What is a winemaker? Seems an easy enough question, but it’s not so in all contexts, and the Cape Winemaker’s Guild is grappling with the definition (about time too). It’s an issue given some publicity by the recent resignation from the Guild of veteran Neil Ellis, acknowledging that (though he remains significantly involved in the wine-business he built up so well) he has handed over the winemaking portfolio to his son Warren – and hoping that Warren, fully recognised as a winemaker, will one day be invited to join this elite group. In resigning, Neil has added to his established reputation for integrity.
For many years now – especially as the senior generation of winemakers gets, er, more senior – there have been some murmurings as the Auction offers wines from members who, like Neil, have in fact handed over winemaking responsibility to others (often, but not always, their sons). Occasionally such members are still listed officially (in Platter, for instance) in some capacity – even as “cellarmaster”, a term whose meaning is somewhat flexible. And, of course, there’s nothing to prevent such a member from having a major involvement in the auction wine that goes out under his name, whether or not he is responsible for the larger range of wines. But enough doubt continues in many cases to raise a few eyebrows.
The CWG website says that membership is open to those “who have been responsible for producing outstanding wines for a minimum of five years and are actively involved in operations in the cellar from harvest to bottling”. Undoubtedly these criteria don’t apply to all current members. I asked Miles Mossop, CWG chair, about this, and he told me that this definition applies to new “producing members”, as defined in the constitution. After joining, he says, “continued membership in this category depends on the member remaining an active winemaker who produces auction wine.”
Apparently, as well as “Producing Members” (and the few Honorary Members) there are also “Members”. These are, says Miles, “previous Producing Members who no longer make an auction wine”. They “are not eligible for putting a wine up on auction but may remain paid members and attend all our tastings.” I didn’t know about these different categories, so I’m glad I raised the subject. My ignorance is unsurprising, perhaps, as no-one is as yet categorised as a mere member in this sense.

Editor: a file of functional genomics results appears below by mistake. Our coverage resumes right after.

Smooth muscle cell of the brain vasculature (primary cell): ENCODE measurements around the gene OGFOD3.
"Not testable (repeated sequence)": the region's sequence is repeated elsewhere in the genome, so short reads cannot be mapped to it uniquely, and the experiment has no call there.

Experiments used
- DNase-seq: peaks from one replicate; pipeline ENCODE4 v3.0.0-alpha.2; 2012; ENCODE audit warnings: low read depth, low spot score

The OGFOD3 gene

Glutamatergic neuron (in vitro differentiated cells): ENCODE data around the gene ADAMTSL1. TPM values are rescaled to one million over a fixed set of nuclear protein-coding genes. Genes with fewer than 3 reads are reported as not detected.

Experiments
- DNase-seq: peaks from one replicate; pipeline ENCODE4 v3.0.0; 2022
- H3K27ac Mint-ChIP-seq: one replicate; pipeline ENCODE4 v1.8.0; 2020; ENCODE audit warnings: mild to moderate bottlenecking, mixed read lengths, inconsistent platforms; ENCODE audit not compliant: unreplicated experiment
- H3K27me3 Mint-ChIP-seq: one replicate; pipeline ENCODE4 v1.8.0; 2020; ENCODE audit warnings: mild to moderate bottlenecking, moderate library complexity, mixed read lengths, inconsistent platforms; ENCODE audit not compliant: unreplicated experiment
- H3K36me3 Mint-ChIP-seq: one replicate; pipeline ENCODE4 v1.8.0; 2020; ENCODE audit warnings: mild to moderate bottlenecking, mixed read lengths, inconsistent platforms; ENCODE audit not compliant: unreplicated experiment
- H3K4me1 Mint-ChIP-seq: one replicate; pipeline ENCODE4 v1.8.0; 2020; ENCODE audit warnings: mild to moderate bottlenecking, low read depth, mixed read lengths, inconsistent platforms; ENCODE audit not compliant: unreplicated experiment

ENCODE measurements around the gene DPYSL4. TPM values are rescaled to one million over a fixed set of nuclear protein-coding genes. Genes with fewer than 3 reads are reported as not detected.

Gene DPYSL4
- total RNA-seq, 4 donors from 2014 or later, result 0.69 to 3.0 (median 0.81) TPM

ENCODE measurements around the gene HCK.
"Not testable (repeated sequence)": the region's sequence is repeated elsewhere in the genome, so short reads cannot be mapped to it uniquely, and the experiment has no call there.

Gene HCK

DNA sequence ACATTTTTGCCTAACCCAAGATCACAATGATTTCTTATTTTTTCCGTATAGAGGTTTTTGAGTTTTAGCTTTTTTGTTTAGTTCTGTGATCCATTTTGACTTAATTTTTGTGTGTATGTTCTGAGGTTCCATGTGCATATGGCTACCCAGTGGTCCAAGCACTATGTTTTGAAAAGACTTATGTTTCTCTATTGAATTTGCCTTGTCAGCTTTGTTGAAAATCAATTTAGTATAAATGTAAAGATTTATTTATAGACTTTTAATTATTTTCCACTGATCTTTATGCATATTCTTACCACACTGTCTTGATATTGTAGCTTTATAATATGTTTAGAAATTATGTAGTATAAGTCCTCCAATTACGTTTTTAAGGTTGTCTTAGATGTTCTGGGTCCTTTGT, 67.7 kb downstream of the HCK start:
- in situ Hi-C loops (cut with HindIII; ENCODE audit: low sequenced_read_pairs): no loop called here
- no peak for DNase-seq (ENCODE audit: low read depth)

Presumably, if he chooses to, Neil Ellis could stay on in this latter category. And, I’d suggest, at least a few others should be joining him there. Though perhaps they’ll need to be dragged or pushed.
Of course, the CWG is very aware of the problem – there must be quite a few disgruntled mutterings within the organisation itself. Miles tells me that the definition of membership “is currently being discussed within the CWG committee in the build up to the AGM in December”. It might not be easy. What, as I initially asked, is a winemaker? If a “cellarmaster”, for example, blends an Auction wine from a range of wine samples with which he’s previously had nothing to do, is that admittedly crucial decision enough to qualify him as the winemaker?
This is just one tricky aspect of the CWG’s practices and definitions, as has become clear as the CWG evolved from its small beginnings in the 1980s, when the Auction was really a subsidiary part of the organisation’s raison d’être, a place to offer experimental wines. The factor of the home estate in an organisation that is about winemakers has sometimes proved difficult to disentangle (witness not only the prominence of the estate name on the Auction wine label, but, perhaps as an example of the issue, the continuous presence of Kanonkop Paul Sauer as an Auction wine, allowed for by the seamless continuity of the estate’s winemaker being a CWG member, when Abri Beeslaar quickly acquired membership after Beyers Truter left the estate). There have arguably been a few members who might not have been elected if they hadn’t happened to be winemakers at very good estates. There have also been a couple of very swift (and possibly justifiable) appointments of “heirs” when a member died or resigned.
So, various problems of definition that are maybe also being sorted out at last. Meanwhile, for the sake of the CWG’s integrity as well as their own, it would be best if some more members followed Neil Ellis’s lead.